Re: Indian Rupee Sign (U+20B9) proposal - copyright/licencing issue

From: Julian Bradfield (
Date: Wed Jul 21 2010 - 07:16:46 CDT

  • Next message: David Starner: "Re: Indian Rupee Sign (U+20B9) proposal - copyright/licencing issue"

    On 2010-07-20, Philippe Verdy <> wrote:
    >> After all the European Commission does not claima a copyright on the
    >> euro sign, does it?
    > Yes it does ! And not only the copyright is claimed, but also the
    > author's rights (on the original design) is protected, even if the
    > author transfered the copyright to the EC that acquired it (when
    > paying the author), he still has some moral rights (notably, nobody
    > else can claim the fame for the creation of the design).

    The copyright may subsist in the original design as a work of art, but
    there's no copyright in the abstract Euro symbol, or any
    interpretation of it, such as the € you just saw, that is not derived
    (in the meaning of copyright law, which is not the same as the meaning
    of everyday life) from the original design. (So you could not make the
    sample glyph be exactly the official symbol.)
    In Anglo-Saxon jurisdictions, this is established by case law, based
    on the maxim "copyright protects the expression of an idea, not the
    In Roman law jurisdictions, I don't have enough knowledge, but I've
    never heard that French (for example) copyright law protects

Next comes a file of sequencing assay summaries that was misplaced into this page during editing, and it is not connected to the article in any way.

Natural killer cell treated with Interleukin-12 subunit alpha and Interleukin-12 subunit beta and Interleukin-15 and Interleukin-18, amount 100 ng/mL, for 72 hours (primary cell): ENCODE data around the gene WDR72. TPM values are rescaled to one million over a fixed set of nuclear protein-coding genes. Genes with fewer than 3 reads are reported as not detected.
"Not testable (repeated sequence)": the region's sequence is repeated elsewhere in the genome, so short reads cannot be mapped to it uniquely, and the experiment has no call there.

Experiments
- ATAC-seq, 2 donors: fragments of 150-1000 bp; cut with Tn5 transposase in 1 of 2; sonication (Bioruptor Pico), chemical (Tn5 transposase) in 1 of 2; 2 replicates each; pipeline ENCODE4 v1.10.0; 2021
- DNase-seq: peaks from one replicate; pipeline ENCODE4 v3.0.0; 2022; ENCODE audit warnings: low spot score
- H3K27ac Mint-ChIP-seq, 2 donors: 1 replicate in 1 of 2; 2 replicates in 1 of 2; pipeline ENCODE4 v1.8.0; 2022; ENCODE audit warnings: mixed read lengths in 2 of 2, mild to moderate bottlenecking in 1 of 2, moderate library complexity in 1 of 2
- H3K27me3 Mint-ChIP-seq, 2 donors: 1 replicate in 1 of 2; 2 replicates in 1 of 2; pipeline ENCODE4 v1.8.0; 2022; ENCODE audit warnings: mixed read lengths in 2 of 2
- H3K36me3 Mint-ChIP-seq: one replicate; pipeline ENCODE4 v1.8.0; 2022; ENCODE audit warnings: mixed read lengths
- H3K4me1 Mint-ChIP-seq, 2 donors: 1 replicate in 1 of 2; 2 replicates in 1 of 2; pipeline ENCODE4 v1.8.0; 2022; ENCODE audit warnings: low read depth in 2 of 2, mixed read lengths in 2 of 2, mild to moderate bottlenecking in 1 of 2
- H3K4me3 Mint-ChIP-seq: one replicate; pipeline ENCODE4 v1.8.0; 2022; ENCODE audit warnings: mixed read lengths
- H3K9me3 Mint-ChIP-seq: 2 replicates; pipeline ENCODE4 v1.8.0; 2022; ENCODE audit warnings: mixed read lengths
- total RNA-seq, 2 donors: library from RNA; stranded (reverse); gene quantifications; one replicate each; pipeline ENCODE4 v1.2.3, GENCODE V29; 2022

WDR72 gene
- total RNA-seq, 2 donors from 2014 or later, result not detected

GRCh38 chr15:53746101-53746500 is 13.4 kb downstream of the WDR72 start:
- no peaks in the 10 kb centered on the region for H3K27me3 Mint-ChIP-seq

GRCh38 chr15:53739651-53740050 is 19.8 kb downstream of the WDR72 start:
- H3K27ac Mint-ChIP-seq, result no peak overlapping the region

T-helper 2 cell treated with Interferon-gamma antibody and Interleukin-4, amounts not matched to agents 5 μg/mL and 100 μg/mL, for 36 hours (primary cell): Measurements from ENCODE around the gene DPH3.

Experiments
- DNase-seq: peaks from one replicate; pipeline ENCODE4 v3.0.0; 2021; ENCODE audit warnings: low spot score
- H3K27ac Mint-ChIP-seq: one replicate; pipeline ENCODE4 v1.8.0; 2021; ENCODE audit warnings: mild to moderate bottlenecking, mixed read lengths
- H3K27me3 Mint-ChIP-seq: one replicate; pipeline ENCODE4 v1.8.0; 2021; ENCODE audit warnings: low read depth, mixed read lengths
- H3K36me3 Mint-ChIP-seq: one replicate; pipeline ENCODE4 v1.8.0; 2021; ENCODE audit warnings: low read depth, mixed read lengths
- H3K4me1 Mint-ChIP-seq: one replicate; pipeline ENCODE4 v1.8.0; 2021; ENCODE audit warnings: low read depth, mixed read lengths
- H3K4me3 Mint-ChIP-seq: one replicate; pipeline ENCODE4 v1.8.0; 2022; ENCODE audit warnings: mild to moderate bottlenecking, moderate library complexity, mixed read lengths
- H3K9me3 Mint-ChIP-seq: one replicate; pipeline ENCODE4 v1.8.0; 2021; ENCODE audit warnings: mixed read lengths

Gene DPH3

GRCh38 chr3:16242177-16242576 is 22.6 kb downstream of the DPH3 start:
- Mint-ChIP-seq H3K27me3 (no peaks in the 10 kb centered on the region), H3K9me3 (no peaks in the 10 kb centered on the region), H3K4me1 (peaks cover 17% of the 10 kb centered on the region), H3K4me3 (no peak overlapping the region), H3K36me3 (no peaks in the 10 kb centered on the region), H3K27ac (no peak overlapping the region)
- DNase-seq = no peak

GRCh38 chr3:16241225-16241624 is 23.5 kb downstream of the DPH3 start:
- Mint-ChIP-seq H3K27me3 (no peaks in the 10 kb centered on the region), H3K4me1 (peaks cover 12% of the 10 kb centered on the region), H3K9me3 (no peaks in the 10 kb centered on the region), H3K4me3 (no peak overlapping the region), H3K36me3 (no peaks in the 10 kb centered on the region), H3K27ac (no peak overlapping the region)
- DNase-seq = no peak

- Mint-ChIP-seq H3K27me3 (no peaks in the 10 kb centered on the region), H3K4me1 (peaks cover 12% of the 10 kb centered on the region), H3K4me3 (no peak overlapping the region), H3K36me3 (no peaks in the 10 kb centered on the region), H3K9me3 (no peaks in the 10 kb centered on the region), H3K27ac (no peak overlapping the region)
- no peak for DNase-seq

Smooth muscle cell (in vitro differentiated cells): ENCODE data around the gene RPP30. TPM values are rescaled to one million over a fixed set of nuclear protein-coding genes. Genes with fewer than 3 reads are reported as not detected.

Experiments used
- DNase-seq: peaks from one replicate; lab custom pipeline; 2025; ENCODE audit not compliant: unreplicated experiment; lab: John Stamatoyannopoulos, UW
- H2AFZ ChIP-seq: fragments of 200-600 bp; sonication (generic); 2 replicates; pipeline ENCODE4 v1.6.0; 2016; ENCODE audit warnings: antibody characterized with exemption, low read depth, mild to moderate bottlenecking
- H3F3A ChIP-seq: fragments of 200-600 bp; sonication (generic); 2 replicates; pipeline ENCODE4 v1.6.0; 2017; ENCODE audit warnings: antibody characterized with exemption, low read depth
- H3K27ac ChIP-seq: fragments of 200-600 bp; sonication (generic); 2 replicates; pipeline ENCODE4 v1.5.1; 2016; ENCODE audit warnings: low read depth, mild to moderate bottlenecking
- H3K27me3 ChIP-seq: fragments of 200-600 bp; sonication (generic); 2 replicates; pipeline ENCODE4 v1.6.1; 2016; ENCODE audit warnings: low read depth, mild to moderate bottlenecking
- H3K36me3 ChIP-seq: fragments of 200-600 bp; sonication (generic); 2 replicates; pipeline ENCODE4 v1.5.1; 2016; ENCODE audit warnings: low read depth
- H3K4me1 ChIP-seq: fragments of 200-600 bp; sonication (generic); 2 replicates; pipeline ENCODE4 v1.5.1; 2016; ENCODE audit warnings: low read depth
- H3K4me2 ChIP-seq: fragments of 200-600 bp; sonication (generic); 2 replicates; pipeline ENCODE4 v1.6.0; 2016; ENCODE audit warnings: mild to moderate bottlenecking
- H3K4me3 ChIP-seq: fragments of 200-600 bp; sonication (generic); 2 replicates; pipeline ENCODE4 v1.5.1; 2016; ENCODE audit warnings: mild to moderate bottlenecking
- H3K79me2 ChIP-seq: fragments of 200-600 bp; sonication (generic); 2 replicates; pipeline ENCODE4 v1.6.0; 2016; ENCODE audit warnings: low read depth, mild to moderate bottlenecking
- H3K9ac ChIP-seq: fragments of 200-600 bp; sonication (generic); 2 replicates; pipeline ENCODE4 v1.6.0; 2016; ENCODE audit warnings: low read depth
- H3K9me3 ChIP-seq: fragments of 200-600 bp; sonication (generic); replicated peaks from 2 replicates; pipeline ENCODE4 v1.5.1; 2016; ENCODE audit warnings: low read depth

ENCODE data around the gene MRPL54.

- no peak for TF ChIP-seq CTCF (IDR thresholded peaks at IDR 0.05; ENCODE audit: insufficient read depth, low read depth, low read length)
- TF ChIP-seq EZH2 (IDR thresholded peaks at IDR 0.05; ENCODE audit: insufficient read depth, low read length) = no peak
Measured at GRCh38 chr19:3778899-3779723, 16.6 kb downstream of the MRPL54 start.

individual abstract symbols. German copyright law explicitly excludes
    any official ("amtlich") publication from copyright, so whatever the
    European Commission may think, it doesn't have copyright in anything
    in Germany. (Germany also doesn't recognize copyright in mere logos

    Likewise for the Indian rupee. Indian copyright law is basically the
    same as British law (or rather as British law was in the 50s), so
    while the design as submitted is protected as a work of art, the
    concept of "RA combined with R" isn't.

    This isn't the first time tendentious remarks about copyright appear
    here. Last time I asked, I was told basically, Unicode can't afford
    lawyers, so we have to take a completely paranoid approach.
    However, Unicode has lots of very rich corporate members who employ
    entire armies of highly qualified intellectual property lawyers.
    Surely one of them could afford the few thousands of dollars of
    lawyer's time it would take to advise Unicode on this.

    The University of Edinburgh is a charitable body, registered in
    Scotland, with registration number SC005336.

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